SAN DIEGO, March 23, 2022 — Women have many choices for birth control, ranging from pills to patches to intrauterine devices, and partly as a result, they bear most of the burden of preventing pregnancy. But men’s birth control options — and, therefore, responsibilities — could soon be expanding. Today, scientists report a non-hormonal male contraceptive that effectively prevents pregnancy in mice, without obvious side effects.
The researchers will present their results today at the spring meeting of the American Chemical Society (ACS). ACS Spring 2022 is a hybrid meeting being held virtually and in-person March 20-24, with on-demand access available March 21-April 8. The meeting features more than 12,000 presentations on a wide range of science topics.
Currently, men have only two effective options for birth control: male condoms and vasectomy. However, condoms are single-use only and prone to failure. In contrast, vasectomy — a surgical procedure — is considered a permanent form of male sterilization. Although vasectomies can sometimes be reversed, the reversal surgery is expensive and not always successful. Therefore, men need an effective, long-lasting but reversible contraceptive, similar to the birth control pill for women.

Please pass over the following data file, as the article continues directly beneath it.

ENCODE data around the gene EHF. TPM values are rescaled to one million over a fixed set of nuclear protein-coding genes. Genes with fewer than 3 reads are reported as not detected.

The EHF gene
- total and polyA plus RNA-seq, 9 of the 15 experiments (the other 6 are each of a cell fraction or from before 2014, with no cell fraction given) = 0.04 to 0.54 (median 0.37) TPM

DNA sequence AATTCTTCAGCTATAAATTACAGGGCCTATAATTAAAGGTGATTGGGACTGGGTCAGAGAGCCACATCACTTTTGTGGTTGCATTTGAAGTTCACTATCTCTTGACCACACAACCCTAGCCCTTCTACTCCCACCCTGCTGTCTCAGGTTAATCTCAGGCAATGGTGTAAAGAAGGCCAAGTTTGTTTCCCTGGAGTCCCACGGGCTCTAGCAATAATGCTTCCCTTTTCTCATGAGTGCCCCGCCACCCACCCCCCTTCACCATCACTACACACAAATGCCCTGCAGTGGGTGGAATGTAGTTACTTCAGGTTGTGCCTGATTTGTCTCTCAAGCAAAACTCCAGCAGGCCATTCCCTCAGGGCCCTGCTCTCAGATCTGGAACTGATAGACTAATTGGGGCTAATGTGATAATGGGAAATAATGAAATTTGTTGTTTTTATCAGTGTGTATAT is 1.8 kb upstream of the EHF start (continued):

“Scientists have been trying for decades to develop an effective male oral contraceptive, but there are still no approved pills on the market,” says Md Abdullah Al Noman, who is presenting the work at the meeting. Most compounds currently undergoing clinical trials target the male sex hormone testosterone, which could lead to side effects such as weight gain, depression and increased low-density lipoprotein (known as LDL) cholesterol levels. “We wanted to develop a non-hormonal male contraceptive to avoid these side effects,” says Noman, a graduate student in the lab of Gunda Georg, Ph.D., at the University of Minnesota.